If, during the course of the repair work, it is determined that the blockage is located on City property, the homeowner will not be charged for the repair work. If payment has already been made for any work, the homeowner will be reimbursed. The reimbursement amount will be up to the amount typically paid by the City to its contractor for the same service. Requests for reimbursement should be directed to the City's Claims Unit.

In some cases, repair costs may be shared between the City and the homeowner.

Making a claim

Homeowners who have incurred damage to their home or its contents should contact their insurance company for assistance. Typically, your insurance company will submit a claim to the City for investigation/response on your behalf. Claims can be submitted to the City’s Claims Unit.

For more information, please contact our general claims line at 613-580-2655 or by email at claims@ottawa.ca.

Residential grants for sewer backups

Residents affected by flooding three or more times could be eligible for a grant of up to $1,000 under the Residential Compassionate Grant policy for sewer backups.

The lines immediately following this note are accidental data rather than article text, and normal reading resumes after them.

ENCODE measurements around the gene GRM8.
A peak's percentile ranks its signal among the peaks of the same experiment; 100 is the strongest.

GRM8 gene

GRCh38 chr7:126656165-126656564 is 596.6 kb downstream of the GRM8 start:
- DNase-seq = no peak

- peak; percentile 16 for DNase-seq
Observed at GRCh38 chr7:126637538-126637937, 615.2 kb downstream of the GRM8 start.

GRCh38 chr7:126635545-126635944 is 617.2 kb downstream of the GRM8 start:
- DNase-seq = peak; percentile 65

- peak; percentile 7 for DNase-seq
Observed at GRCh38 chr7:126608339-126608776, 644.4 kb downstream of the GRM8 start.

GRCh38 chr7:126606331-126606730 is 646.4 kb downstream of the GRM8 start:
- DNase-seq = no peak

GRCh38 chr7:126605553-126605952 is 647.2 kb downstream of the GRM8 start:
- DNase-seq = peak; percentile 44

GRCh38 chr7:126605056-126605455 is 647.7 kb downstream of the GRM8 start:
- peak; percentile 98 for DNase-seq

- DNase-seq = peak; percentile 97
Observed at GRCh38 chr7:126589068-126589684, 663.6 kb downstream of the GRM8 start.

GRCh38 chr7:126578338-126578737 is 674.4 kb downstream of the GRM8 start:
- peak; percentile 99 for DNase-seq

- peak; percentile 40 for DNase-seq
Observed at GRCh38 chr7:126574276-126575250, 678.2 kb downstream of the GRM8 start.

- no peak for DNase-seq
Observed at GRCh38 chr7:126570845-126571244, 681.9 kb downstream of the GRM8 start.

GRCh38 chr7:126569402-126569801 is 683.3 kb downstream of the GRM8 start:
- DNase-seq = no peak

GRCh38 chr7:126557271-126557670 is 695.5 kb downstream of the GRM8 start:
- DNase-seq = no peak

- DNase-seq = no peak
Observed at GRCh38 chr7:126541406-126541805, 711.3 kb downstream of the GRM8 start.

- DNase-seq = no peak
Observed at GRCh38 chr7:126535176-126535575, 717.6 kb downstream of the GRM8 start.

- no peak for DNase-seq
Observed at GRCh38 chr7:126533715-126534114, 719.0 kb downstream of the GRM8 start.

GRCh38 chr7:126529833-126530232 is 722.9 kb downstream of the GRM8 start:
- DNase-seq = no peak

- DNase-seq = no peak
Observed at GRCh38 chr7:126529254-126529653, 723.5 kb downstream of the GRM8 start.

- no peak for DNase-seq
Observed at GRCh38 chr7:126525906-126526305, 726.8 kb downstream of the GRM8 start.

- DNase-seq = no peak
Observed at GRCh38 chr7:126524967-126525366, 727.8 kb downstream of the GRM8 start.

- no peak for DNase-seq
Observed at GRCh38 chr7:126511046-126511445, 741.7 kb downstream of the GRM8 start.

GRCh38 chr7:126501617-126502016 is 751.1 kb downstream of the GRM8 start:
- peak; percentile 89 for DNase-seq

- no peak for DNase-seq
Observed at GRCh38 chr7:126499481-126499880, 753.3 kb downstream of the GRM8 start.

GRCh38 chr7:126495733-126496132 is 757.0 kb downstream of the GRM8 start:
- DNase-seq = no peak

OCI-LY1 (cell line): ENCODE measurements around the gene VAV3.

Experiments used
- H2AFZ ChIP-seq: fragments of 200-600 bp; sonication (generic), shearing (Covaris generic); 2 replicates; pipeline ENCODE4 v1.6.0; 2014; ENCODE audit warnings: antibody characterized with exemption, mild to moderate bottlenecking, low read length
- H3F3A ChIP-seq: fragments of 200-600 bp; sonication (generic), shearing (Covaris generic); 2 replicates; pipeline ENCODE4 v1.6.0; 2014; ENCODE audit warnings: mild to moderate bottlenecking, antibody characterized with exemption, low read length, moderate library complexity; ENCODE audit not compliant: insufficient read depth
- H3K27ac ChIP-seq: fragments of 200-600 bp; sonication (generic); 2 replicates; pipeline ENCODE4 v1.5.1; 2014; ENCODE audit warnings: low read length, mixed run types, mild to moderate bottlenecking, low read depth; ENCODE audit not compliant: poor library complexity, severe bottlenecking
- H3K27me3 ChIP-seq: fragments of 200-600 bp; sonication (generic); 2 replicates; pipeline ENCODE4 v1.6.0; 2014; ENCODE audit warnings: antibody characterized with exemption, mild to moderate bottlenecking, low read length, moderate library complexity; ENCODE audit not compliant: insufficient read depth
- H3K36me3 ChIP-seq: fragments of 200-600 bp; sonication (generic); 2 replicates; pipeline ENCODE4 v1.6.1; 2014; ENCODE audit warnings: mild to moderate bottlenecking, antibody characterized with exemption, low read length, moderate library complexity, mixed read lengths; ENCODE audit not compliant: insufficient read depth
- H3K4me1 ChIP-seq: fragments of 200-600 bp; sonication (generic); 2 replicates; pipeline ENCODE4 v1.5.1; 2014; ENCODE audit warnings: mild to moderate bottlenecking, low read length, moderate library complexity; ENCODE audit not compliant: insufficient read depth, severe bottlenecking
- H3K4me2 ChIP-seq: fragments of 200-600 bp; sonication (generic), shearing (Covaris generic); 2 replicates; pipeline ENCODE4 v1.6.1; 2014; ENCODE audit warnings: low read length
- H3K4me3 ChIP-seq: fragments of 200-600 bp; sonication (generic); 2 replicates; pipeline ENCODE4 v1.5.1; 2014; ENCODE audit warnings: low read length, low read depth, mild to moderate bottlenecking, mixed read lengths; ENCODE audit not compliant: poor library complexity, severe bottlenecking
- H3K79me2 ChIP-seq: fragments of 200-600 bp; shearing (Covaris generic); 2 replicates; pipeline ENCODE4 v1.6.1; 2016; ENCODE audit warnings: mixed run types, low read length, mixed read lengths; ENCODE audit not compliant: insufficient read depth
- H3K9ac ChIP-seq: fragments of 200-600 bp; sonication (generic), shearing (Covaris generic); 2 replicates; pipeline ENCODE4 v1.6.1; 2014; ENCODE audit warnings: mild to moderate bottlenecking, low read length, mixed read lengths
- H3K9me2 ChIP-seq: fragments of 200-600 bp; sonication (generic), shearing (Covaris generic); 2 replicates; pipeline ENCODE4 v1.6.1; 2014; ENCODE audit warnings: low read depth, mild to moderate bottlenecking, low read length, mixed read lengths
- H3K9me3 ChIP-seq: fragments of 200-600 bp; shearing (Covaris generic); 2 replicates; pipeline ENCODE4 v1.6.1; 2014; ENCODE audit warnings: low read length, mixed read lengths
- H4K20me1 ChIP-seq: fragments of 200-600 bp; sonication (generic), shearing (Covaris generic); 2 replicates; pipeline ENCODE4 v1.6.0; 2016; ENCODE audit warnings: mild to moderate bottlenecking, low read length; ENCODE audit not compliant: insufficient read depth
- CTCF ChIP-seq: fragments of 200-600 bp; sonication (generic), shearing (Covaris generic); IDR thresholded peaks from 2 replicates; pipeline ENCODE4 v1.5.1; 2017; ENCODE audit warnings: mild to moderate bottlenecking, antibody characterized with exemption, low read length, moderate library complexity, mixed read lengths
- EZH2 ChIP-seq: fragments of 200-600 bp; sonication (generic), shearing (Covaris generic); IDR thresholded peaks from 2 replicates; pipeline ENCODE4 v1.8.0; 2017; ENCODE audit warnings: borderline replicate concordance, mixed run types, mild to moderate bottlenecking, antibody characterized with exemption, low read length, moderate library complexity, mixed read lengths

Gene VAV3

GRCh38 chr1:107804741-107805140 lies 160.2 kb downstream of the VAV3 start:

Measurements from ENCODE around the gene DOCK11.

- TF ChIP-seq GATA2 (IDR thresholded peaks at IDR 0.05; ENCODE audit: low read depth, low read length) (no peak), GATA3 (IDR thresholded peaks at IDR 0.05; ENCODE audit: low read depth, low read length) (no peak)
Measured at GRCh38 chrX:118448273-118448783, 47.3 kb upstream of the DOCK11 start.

Apply for a Residential Compassionate Grant

To qualify, the resident (property owner or tenant) must satisfy the following conditions:

  • Proof of three or more sewer backups during a 15-year period that are related to sewer surcharging as a result of significant rainfall
  • Owned or rented the home during all three backups
  • Experienced at least $1,000 of damage during the most recent backup
  • Property owners must have their property taxes paid in full
  • Sewer backups must be reported to the City within four months of taking place

All backups that occur after September 1, 2009 must be reported to the City within four months of the event. You must submit your application within four months of the third backup.

For additional information regarding the Residential Compassionate Grant Program, contact:

Residential Compassionate Grant Program
City of Ottawa
Infrastructure and Water Services Department
951 Clyde Avenue
Ottawa ON K1Z 5A6
Tel: 3-1-1
Fax: 613-728-6928
TTY: 613-580-2401
E-mail: compassionategrant@ottawa.ca